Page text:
- Aujeszky’s disease (pseudorabies)- Misdiagnosed due to signs of intense and local pruritus at site of bite, excitement, bellowing, convulsions, paralysis, and death within 2–3 days after onset. But pseudorabies mostly affects pigs and cattle and responds to magnesium sulphate early.
- Lead poisoning (in acute and subacute) in cattle- Misdiagnosed because the clinical findings are similar to those of furious and dumb rabies. In acute lead poisoning, the common clinical findings are blindness, convulsions, death within 2 and 4 days after onset, pharyngeal paralysis, dysphagia, weakness and recumbency.
- Vitamin A deficiency in cattle- occurs in groups of young cattle from 6 months to 18 months of age not receiving adequate carotene intake or vitamin A supplementation and is characterized by blindness in the ocular form and episodes of tremors and convulsions.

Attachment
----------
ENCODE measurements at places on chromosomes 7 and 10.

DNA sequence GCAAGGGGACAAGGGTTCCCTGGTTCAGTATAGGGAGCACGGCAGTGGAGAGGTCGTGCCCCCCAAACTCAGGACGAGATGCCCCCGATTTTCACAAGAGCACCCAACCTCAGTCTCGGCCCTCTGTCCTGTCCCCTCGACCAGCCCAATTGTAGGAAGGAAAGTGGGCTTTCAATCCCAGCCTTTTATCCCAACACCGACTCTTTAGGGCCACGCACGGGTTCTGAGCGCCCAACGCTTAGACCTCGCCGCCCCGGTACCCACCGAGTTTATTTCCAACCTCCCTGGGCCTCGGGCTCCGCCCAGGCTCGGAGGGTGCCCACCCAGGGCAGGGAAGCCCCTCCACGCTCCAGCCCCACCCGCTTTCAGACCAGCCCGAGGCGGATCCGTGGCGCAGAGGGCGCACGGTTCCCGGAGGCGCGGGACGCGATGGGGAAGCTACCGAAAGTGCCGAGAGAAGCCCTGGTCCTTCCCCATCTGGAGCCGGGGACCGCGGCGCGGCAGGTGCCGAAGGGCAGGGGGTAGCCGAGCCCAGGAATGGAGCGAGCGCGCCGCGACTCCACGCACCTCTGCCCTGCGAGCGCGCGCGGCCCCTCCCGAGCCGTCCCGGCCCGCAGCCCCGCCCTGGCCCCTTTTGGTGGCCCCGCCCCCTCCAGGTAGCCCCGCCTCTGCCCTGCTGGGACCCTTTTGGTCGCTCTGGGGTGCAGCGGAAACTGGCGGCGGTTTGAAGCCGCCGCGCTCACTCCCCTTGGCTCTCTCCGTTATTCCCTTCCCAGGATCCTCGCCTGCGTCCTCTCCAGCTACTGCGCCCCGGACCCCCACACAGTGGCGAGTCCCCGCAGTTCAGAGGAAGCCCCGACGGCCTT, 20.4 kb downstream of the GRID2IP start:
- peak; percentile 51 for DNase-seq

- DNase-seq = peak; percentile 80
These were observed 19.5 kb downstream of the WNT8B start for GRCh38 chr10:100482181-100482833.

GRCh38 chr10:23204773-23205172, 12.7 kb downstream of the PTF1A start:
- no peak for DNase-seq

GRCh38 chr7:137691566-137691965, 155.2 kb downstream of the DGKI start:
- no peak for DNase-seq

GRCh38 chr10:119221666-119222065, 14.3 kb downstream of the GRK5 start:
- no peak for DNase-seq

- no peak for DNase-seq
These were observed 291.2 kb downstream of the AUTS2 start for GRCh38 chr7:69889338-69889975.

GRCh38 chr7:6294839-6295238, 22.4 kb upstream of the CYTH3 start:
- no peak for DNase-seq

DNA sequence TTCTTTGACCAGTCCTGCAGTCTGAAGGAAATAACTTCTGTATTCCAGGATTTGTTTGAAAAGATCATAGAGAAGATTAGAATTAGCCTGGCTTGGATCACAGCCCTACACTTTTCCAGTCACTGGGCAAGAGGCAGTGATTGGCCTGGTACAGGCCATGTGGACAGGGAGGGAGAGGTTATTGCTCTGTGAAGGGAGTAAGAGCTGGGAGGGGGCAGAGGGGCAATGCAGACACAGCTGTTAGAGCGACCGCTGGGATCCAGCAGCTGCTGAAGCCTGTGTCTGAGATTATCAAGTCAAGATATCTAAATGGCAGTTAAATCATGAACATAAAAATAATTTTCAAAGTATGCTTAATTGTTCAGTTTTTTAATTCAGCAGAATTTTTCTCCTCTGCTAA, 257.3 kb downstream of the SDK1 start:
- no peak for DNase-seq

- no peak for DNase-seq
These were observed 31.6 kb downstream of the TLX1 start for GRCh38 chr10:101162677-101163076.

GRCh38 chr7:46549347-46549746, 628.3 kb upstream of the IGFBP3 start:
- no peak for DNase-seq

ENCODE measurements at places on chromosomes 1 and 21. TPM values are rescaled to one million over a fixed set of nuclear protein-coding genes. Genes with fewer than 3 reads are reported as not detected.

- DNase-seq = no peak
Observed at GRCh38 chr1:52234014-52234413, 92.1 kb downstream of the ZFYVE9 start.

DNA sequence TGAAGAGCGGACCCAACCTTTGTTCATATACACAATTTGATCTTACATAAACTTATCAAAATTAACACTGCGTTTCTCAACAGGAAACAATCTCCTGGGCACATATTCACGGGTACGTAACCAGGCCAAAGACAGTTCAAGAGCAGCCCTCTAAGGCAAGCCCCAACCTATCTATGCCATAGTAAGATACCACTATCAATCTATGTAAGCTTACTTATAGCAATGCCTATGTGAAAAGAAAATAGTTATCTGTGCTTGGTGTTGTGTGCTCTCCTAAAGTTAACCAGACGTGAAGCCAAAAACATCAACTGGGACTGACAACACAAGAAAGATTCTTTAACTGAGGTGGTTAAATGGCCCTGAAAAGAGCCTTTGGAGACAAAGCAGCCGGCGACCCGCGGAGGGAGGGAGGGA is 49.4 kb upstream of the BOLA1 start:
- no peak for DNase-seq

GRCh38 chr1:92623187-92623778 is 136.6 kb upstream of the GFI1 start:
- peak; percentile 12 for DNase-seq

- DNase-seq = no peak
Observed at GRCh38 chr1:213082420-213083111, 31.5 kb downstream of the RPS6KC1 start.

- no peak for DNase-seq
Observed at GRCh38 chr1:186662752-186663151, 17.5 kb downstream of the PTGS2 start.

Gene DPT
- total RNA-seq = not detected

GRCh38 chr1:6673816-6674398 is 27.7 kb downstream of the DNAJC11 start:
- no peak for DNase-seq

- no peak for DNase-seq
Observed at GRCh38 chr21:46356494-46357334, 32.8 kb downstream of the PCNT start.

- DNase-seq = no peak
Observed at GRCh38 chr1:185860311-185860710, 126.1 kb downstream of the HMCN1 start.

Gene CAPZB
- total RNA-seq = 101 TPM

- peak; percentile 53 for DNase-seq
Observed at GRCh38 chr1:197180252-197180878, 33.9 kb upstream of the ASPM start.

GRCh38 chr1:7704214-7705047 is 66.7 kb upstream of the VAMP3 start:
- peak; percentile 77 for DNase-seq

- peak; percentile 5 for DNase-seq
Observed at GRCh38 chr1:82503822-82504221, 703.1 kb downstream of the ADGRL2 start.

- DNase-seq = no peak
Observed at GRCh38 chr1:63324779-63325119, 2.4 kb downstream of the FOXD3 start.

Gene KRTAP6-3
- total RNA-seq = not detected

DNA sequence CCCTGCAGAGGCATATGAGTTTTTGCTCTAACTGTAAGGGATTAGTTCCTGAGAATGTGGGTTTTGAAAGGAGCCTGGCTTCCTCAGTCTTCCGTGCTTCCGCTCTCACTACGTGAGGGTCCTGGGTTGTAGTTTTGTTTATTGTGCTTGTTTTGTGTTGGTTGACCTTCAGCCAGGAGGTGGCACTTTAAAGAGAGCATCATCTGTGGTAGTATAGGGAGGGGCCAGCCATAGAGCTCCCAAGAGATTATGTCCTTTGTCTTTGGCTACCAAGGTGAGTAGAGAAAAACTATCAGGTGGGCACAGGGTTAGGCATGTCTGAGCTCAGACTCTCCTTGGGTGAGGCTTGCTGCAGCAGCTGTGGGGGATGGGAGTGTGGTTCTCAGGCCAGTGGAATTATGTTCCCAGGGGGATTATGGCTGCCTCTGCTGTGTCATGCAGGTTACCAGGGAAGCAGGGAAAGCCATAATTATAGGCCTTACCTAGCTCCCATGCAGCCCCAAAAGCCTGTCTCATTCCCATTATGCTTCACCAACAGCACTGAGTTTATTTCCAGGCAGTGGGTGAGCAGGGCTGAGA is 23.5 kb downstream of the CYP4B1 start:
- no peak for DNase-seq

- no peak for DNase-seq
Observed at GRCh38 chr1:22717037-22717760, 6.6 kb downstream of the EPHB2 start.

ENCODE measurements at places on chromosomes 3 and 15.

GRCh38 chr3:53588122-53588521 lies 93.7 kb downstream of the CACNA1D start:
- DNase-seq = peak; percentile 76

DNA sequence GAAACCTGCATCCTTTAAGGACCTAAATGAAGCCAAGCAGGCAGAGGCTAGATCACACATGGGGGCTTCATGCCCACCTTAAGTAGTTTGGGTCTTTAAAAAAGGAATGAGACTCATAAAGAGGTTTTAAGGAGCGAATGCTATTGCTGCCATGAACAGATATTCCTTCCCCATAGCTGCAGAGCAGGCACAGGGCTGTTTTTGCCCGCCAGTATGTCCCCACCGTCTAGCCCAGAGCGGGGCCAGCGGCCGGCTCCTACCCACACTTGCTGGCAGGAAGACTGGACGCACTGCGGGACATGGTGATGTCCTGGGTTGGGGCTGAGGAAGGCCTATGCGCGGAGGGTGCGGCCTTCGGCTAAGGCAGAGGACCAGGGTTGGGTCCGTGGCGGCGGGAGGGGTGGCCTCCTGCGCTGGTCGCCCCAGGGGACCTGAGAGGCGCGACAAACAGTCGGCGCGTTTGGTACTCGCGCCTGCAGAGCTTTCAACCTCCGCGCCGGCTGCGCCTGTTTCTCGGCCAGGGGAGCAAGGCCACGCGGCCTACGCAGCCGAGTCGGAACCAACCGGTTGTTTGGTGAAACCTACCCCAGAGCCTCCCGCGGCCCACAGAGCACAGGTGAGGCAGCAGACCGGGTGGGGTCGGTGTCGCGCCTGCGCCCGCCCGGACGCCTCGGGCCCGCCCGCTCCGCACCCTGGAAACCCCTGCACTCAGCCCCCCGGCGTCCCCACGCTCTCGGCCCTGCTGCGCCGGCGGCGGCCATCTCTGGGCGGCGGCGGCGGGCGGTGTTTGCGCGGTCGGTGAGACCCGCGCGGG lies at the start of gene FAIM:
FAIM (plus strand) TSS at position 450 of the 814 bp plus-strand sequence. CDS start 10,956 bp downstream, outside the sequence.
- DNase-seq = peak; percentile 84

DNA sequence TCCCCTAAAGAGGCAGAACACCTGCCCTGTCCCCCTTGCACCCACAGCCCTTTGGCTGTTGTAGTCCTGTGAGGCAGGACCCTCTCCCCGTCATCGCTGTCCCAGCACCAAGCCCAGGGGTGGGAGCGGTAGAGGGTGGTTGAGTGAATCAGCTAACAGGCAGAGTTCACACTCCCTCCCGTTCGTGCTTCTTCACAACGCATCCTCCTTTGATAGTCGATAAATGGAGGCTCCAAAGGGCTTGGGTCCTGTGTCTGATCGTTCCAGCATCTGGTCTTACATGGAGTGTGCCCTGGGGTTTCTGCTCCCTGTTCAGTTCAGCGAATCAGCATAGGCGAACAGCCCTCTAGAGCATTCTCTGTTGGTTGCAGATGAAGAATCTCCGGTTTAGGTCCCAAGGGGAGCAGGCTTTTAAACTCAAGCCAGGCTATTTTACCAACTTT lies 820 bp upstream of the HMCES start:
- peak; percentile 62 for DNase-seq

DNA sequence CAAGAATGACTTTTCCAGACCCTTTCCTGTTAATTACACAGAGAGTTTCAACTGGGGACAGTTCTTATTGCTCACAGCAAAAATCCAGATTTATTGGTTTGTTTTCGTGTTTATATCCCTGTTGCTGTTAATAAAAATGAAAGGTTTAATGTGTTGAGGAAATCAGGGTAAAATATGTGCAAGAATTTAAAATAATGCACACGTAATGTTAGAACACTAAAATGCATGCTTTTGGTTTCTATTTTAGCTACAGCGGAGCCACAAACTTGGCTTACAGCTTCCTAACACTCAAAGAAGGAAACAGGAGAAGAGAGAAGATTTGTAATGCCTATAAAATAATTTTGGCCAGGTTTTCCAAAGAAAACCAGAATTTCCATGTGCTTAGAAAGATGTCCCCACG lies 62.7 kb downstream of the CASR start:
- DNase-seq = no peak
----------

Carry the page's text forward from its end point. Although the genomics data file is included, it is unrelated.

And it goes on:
No treatment should be attempted after clinical signs are evident; hence rabies is fatal once clinical signs are seen. Only high-risk individuals, such as laboratory workers, animal control professionals, and veterinarians, are routinely vaccinated against rabies before known exposure. If a person is bitten, immediately the wound should be thoroughly washed with 20% soft soap, water (for about 15 minutes) and 40% to 50% alcohol solution of all bite wounds and scratches is perhaps the most effective measure for preventing rabies in people bitten by rabid animals. The proper cleaning of the wound would remove most of the virus but these simple and cheap treatment procedures are often omitted in most cases . If the animal is positive for rabies, the person must undergo PEP -meaning a series of anti-rabies vaccine and immune globulin injections is recommended. “Another indication for anti-rabies treatment is any unprovoked bite by a skunk, bat, fox, coyote, bob-cat, or raccoon not available for examination. Treatment after a dog or cat bite, if the animal cannot be found, is determined by the prevalence of rabies in the area. The bite of a bat may not be perceptible and may be impossible to rule out in cases where the bat had access to sleeping person or small children. Therefore, the CDC recommends PEP after any significant encounter with a bat unless the bat can be tested and shown to be negative for rabies”. Euthanasia of suspect animals must be avoided, particularly if human exposure has occurred, because the development of the disease in the animals is necessary to establish a diagnosis.